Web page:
Like most veteran cotton growers, Dickens says he going to fight the temptation and wait until he’s sure his cotton is ready for defoliation.

Proper timing of defoliation is key to maintaining fiber quality at the end of the season. Poor defoliation timing can be economically costly. Defoliating too early lowers lint yield and fiber quality, especially micronaire.

Defoliating too late increases the likelihood of boll rot and lint damaged or lost due to weathering. Defoliating too late will also lead to discounts from high micronaire values with certain varieties as well as increase the possibility that defoliant activity may be inhibited by lower temperatures.

In some parts of eastern North Carolina and southeastern Virginia, too much rainfall has created major problems and potentially significant yield loss.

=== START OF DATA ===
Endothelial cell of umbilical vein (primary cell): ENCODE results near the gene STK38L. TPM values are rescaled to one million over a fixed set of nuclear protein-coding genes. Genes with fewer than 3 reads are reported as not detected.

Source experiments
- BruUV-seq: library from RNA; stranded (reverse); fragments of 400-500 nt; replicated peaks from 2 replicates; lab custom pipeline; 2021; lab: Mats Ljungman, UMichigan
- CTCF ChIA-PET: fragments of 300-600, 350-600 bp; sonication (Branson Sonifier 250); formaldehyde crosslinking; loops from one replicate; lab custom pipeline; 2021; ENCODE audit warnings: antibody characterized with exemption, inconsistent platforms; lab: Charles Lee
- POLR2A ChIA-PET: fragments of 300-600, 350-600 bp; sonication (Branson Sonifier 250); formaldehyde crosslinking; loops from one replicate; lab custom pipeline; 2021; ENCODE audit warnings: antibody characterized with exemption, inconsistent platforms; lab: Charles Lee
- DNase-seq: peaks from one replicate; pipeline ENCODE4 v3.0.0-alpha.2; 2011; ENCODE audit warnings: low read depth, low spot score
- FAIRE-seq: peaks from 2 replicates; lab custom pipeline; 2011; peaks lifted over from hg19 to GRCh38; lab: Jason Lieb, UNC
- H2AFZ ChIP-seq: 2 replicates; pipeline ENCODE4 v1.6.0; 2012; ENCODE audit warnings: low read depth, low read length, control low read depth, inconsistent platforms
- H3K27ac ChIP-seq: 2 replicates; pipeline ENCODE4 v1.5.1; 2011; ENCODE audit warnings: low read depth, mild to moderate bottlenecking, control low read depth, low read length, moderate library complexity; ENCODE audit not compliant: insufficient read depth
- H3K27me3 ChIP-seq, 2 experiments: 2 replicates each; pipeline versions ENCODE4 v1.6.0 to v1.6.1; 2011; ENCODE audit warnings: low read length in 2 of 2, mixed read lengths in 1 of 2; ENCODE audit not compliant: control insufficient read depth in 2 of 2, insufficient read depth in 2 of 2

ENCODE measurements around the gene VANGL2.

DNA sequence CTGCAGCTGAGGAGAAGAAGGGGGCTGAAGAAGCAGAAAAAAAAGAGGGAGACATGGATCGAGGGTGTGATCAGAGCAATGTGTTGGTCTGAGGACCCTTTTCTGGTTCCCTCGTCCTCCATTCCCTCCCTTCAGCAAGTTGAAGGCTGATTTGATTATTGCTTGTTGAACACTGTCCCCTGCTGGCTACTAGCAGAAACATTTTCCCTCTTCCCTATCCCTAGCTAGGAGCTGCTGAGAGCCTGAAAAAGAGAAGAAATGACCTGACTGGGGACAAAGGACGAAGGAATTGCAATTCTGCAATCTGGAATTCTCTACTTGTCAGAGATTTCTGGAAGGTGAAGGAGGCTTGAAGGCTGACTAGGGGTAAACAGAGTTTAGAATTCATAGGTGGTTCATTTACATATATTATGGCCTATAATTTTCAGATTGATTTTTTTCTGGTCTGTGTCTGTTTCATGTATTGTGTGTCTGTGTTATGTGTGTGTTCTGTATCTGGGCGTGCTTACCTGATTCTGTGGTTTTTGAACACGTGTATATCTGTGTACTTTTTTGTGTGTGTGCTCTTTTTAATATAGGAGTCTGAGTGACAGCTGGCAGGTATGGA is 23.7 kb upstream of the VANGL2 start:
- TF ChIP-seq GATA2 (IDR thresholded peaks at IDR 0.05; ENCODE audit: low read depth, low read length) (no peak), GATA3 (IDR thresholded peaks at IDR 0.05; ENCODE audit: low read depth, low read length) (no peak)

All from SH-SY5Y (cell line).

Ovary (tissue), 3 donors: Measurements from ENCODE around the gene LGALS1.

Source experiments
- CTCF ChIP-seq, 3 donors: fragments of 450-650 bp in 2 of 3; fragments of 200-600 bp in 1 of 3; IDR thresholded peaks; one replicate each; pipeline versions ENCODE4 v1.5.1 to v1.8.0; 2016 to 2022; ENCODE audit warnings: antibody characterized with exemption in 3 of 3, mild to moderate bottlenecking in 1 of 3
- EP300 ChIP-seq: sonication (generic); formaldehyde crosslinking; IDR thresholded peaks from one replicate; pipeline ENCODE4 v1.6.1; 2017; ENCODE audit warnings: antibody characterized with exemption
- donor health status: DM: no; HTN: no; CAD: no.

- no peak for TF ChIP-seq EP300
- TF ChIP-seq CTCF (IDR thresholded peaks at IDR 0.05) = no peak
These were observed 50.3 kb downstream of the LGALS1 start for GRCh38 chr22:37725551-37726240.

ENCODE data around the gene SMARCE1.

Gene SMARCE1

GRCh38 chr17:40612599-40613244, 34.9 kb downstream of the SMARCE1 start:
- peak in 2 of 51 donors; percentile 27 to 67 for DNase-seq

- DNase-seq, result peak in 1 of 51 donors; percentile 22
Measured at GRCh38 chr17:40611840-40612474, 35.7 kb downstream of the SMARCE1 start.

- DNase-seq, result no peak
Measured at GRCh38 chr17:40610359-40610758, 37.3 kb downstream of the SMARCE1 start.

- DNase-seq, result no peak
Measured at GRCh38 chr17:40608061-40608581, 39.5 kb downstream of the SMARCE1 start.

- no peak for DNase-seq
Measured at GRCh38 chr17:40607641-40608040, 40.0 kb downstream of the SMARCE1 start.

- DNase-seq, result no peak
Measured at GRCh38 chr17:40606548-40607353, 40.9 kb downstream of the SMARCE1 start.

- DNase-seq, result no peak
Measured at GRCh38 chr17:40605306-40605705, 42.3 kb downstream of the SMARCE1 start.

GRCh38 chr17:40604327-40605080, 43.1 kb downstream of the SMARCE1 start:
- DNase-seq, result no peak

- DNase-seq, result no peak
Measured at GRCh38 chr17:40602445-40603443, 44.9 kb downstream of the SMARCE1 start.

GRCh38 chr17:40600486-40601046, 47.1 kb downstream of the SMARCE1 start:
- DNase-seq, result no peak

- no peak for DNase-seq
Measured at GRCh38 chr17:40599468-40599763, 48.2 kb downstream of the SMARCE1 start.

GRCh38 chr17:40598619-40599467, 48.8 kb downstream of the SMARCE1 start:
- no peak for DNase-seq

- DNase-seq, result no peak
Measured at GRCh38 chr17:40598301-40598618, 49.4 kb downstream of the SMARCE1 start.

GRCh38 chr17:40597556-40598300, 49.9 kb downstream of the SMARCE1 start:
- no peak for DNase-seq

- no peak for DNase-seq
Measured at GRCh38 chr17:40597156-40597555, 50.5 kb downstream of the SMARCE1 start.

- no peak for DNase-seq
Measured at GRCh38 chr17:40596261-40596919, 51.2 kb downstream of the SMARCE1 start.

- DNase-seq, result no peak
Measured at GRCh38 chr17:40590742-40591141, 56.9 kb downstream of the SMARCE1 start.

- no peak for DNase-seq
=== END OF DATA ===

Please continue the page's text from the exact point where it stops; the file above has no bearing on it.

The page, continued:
Gary Respess, who grows cotton near Pantego, N.C., says his crop has taken a big hit from boll rot this year. “All through the growing season the crop looked great, but as the crop neared maturity we stayed wet for several weeks and we’re really fighting the boll rot problem,” he says.

Yield loss from boll rot and hard-lock in the 20-30 percent range is common in North Carolina’s Blacklands in the eastern part of the state. Hard-locked cotton is going to make defoliation timing an even bigger challenge.

“Hardlock” of cotton is a generic term used to define a condition where even though the lint appears to form normally, it does not “fluff” and thus cannot be picked with a spindle picker.

Hardlocked cotton bolls are a significant problem for growers, but the exact cause isn’t so clear. Stinkbug damage has been documented as one cause, but likely a bigger cause is weather-related damage from a variety of pathogens that cause boll rot in cotton.

Regardless of the cause, the bottom line for cotton growers in the Upper Southeast this year is cotton defoliation is likely to come later than in the past few years.

Patience is a virtue in most things, and it  appears cotton picking will be among those things this year.

rroberson@farmpress.com